This site is intended for health professionals only

At the heart of general practice since 1960

Managing forefoot pain

Consultant orthopaedic surgeon Mr James Calder outlines management options for the five most common causes of forefoot pain in the third of our series on orthopaedics

Consultant orthopaedic surgeon Mr James Calder outlines management options for the five most common causes of forefoot pain in the third of our series on orthopaedics

Forefoot pain is a common presentation in general practice. The five most common causes of pain and forefoot deformity – hallux valgus, hallux rigidus, lesser toe deformities, metatarsalgia and Morton's neuroma – are considered here.

Hallux valgus

This is one of the most common problems of the forefoot – it may lead to a painful bunion. There is often a strong family history. Shoes play a part in their formation but they are not totally to blame.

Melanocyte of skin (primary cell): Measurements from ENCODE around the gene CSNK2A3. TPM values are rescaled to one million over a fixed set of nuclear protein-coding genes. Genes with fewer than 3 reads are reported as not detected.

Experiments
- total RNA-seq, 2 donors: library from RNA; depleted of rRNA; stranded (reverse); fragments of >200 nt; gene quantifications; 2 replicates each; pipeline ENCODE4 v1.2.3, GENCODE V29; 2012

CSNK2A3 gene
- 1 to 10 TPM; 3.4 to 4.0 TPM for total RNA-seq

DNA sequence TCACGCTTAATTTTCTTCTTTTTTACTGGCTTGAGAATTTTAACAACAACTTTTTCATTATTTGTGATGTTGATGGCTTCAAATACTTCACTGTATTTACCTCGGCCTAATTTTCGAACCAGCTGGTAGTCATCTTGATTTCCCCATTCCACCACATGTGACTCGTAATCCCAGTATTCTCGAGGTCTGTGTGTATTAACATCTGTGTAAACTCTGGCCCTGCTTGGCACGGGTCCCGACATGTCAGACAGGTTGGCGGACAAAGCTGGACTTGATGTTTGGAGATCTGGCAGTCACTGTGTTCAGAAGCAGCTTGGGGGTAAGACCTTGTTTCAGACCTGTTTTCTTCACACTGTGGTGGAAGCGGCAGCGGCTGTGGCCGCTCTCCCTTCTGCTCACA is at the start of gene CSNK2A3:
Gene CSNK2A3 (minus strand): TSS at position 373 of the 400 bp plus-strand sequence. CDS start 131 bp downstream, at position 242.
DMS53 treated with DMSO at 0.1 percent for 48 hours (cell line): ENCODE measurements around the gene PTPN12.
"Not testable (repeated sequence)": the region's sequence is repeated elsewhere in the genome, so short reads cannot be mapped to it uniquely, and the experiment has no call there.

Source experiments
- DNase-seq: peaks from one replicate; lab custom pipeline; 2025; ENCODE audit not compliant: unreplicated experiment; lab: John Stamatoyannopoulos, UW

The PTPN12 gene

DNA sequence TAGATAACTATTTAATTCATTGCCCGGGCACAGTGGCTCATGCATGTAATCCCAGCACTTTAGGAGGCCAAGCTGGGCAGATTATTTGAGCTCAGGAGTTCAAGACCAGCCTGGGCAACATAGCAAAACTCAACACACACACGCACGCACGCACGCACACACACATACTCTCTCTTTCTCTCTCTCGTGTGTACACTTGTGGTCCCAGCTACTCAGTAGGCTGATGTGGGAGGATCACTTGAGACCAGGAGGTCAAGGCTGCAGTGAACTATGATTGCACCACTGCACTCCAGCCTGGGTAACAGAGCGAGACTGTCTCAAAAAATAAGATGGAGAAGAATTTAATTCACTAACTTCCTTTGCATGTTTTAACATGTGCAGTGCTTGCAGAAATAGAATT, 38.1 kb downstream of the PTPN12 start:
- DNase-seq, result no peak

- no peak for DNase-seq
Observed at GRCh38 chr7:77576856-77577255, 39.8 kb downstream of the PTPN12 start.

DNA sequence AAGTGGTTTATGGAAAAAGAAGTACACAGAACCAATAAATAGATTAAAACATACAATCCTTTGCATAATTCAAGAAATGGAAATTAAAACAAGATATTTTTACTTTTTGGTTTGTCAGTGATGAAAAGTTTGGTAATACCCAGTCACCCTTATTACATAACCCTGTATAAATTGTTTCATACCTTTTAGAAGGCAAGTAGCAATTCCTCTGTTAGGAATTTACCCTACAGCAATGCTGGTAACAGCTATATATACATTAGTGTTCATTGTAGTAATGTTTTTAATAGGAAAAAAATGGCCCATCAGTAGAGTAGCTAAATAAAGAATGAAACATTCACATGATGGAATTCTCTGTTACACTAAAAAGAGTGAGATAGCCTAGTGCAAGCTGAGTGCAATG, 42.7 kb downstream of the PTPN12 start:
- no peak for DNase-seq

The bunion itself is a combination of the prominent medial bony eminence of the metatarsal head and inflamed soft tissue overlying it caused by rubbing on shoes.

As the weight-bearing area of the foot changes, more pressure may be placed on the lesser metatarsal heads leading to transfer metatarsalgia pain. There may be a build-up of hard skin beneath this (plantar keratosis) and eventually a hammer toe deformity may develop.

What's the treatment?

Wider-fitting shoes may help reduce pain and the size of the bunion. If there is significant pes planus, a medial arch support may help to reduce the deforming force. A chiropodist can pare down the keratosis and reduce painful loading of the second metatarsal head.

The best reason to consider surgical correction is pain. Surgery purely to improve the appearance is fraught with problems and patient dissatisfaction.